Will Wilson (Dine/Bilagaana, b. 1969)
Nakotah LaRance, Citizen of the Hopi Nation, 6-Time World Champion Hoop Dancer, Member, Dancing Earth, Indigenous Contemporary Dance Creations, CIPX SFAI 2012.
Platinum print, 1/20
National Museum of the American Indian, Smithsonian Institution (26/9278)
Just opened last week at the National Museum of the American Indian is a new exhibit featuring photographers Larry McNeil and Will Wilson. Titled Indelible, this exhibit explores the portrayal of Native Americans in historical photos. “Photographers such as Edward S. Curtis, Gertrude Käsebier, and Joseph Keiley famously printed their photographs of North American Indians on platinum paper, using the prints’ highly romanticizing softness to represent the “Vanishing Race.” McNeil and Wilson decided to use this same medium to dispel the perception of Native Americans these previous photographers had created. One thing is for certain, you will not leave this without being moved to reconsider your own view of Native American portrayal on film.
Larry McNeil (Tlingit/Nisga'a, b. 1955)
Circle of Rebirth, from the Feather series (4 of 5), 1992.
National Museum of the American Indian, Smithsonian Institution (26/9283)
The first thing you will notice is the beauty of photographs made using the platinum print process. While it is all in greyscale, I never imagined there could be so many different shades and brightness of black, white and grey. Each picture is sharp and the defining lines of each object or individual in the picture are clear. Two series stood out to me more than the others: the feather series and the Tonto series. In some native cultures a skull, symbolic of death to many, is actually symbolic of the death of the natives. Larry McNeil took a dark symbol and combined it with a beautiful black feather to create some very sharp and contrasting images. However, the quill of the feather is such a bright white, really the only brightness on the pictures, that it led me to conclude there is still hope for life. The Tonto series took a much more direct approach in addressing the portrayal of Native Americans in photography. Larry McNeil took Richard Pratt and Edward S. Carlisle, two individuals who were either anti-Indian or stereotypically portrayed Indians and “photoshopped” them right into the picture. As social and political commentary, the photographer’s goal was to use native symbols to push Native Americans to create their own representations of themselves with the goal of shooting down the stereotypical photos of the past. My favorite work was a photograph taken by Will Wilson. He took a picture of European-American Michael G. Wilson (as opposed to the other way around) and secured the rights to distribute this image. This was his statement on Native Americans taking their cultural portrayals into their own hands in order to overcome decades of stereotypes.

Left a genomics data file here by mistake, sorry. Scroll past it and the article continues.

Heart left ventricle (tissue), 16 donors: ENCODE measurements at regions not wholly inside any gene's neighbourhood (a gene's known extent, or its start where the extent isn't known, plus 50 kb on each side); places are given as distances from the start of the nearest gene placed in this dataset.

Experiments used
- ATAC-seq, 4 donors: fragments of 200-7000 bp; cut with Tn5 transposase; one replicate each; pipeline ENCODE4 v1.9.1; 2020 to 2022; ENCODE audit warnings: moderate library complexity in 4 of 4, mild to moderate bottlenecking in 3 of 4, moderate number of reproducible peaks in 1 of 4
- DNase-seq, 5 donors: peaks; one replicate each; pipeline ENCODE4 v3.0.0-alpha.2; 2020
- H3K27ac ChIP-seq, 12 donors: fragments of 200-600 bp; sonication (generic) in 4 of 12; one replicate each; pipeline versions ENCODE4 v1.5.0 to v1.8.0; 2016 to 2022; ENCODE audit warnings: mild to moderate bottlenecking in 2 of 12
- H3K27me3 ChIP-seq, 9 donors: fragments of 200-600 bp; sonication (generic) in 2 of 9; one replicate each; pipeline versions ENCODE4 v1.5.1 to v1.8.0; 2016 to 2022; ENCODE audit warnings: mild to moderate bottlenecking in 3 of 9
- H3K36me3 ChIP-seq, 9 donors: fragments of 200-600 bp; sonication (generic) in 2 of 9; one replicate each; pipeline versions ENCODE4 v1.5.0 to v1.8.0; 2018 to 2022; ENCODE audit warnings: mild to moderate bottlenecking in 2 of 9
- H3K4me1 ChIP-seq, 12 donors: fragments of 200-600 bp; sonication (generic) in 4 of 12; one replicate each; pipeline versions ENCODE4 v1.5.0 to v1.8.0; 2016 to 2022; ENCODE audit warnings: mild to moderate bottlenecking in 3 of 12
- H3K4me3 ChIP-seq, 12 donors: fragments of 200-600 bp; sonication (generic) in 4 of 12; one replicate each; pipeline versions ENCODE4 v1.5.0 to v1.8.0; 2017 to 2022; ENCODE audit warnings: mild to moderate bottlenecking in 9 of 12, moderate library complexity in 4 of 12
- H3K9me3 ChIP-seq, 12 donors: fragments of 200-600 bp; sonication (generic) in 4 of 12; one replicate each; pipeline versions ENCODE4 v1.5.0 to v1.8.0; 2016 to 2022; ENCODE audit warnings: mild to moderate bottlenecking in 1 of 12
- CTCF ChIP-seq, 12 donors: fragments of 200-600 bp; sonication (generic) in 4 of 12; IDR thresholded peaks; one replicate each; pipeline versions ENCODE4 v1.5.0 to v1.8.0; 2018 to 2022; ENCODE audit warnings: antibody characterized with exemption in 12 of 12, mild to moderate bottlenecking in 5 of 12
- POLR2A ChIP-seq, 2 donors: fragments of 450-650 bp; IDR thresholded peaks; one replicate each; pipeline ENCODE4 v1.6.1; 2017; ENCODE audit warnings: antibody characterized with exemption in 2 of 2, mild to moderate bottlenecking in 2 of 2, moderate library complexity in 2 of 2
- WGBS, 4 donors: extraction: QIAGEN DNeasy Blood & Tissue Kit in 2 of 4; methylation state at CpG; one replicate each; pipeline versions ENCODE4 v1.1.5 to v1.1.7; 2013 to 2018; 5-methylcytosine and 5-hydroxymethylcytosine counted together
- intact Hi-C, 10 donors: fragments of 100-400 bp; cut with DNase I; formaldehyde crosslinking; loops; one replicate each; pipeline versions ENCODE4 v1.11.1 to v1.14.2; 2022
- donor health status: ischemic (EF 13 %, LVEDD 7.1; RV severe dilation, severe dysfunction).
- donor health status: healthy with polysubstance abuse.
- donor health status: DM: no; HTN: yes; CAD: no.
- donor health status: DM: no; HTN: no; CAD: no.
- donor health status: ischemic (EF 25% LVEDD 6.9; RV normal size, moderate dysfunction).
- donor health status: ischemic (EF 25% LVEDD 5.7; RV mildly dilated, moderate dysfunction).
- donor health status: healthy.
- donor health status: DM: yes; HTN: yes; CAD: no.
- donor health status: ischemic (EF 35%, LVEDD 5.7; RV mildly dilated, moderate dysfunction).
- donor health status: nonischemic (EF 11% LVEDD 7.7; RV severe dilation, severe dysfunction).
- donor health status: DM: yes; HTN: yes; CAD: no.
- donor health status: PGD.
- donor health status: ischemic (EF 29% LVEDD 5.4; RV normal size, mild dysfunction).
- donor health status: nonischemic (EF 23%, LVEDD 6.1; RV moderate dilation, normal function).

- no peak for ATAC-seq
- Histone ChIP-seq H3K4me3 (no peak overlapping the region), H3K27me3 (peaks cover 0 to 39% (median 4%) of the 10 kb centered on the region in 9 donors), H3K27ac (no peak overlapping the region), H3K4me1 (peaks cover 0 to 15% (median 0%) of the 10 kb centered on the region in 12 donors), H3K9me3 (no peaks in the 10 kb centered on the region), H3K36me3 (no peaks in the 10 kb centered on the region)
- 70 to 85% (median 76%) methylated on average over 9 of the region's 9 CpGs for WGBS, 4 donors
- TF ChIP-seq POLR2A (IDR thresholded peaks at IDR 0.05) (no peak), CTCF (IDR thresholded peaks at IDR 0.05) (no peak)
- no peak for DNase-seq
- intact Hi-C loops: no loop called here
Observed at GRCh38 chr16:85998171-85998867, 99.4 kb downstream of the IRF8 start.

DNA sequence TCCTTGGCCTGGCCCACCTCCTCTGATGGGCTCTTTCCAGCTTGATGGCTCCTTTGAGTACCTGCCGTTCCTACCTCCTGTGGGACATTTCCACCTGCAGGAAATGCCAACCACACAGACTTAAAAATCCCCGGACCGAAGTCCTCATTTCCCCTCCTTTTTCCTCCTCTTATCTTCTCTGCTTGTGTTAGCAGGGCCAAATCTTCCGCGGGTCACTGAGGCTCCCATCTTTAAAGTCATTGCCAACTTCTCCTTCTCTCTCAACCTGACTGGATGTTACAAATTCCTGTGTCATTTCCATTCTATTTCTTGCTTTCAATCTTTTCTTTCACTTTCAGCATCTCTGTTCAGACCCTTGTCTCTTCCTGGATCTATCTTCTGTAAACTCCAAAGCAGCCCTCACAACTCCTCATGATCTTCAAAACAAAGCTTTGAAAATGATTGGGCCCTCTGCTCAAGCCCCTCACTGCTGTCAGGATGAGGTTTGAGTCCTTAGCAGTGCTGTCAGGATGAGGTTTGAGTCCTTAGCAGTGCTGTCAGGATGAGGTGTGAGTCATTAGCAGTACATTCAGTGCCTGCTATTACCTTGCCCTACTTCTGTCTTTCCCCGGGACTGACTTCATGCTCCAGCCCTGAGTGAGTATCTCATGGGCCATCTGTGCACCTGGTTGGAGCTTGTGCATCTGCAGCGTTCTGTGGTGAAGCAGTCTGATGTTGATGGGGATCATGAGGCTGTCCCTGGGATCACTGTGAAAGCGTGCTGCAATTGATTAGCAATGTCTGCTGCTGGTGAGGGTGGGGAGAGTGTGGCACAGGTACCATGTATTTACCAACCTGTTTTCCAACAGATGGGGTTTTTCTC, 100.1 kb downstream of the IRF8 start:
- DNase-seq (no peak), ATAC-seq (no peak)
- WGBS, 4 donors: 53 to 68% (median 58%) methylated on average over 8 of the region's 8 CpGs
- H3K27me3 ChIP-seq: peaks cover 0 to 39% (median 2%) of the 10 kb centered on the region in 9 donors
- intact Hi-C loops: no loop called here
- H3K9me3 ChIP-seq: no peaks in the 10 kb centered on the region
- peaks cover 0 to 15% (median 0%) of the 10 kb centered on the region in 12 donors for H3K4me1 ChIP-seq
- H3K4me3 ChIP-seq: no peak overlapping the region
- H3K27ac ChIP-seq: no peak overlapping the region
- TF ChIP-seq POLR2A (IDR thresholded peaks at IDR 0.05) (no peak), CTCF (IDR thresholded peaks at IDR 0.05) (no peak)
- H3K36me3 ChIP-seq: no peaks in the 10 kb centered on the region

A very powerful and moving exhibit, these images are on display through January 15, 2015. Whether you go for the photography, social statement, or just find yourself in the area, this exhibit is definitely worth your time.